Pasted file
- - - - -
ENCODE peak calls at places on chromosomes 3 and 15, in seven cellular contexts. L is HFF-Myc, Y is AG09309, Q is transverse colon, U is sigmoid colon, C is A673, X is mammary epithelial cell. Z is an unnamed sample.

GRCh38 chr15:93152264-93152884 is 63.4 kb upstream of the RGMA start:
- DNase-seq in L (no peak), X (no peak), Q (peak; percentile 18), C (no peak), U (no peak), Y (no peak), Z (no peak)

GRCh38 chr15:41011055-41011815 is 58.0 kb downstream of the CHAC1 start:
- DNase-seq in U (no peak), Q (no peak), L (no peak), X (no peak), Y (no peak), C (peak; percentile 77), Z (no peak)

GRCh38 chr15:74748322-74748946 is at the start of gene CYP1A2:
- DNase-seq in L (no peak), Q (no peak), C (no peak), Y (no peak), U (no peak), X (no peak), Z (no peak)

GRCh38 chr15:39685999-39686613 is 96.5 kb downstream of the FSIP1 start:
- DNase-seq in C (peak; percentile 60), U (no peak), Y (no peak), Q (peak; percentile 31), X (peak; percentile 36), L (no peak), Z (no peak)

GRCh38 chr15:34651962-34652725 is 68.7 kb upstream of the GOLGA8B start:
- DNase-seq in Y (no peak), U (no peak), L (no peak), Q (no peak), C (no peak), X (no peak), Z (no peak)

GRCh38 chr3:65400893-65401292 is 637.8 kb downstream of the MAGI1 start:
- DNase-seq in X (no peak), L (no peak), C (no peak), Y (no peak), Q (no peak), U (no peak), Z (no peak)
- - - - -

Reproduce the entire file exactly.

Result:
ENCODE peak calls at places on chromosomes 3 and 15, in seven cellular contexts. L is HFF-Myc, Y is AG09309, Q is transverse colon, U is sigmoid colon, C is A673, X is mammary epithelial cell. Z is an unnamed sample.

GRCh38 chr15:93152264-93152884 is 63.4 kb upstream of the RGMA start:
- DNase-seq in L (no peak), X (no peak), Q (peak; percentile 18), C (no peak), U (no peak), Y (no peak), Z (no peak)

GRCh38 chr15:41011055-41011815 is 58.0 kb downstream of the CHAC1 start:
- DNase-seq in U (no peak), Q (no peak), L (no peak), X (no peak), Y (no peak), C (peak; percentile 77), Z (no peak)

GRCh38 chr15:74748322-74748946 is at the start of gene CYP1A2:
- DNase-seq in L (no peak), Q (no peak), C (no peak), Y (no peak), U (no peak), X (no peak), Z (no peak)

GRCh38 chr15:39685999-39686613 is 96.5 kb downstream of the FSIP1 start:
- DNase-seq in C (peak; percentile 60), U (no peak), Y (no peak), Q (peak; percentile 31), X (peak; percentile 36), L (no peak), Z (no peak)

GRCh38 chr15:34651962-34652725 is 68.7 kb upstream of the GOLGA8B start:
- DNase-seq in Y (no peak), U (no peak), L (no peak), Q (no peak), C (no peak), X (no peak), Z (no peak)

GRCh38 chr3:65400893-65401292 is 637.8 kb downstream of the MAGI1 start:
- DNase-seq in X (no peak), L (no peak), C (no peak), Y (no peak), Q (no peak), U (no peak), Z (no peak)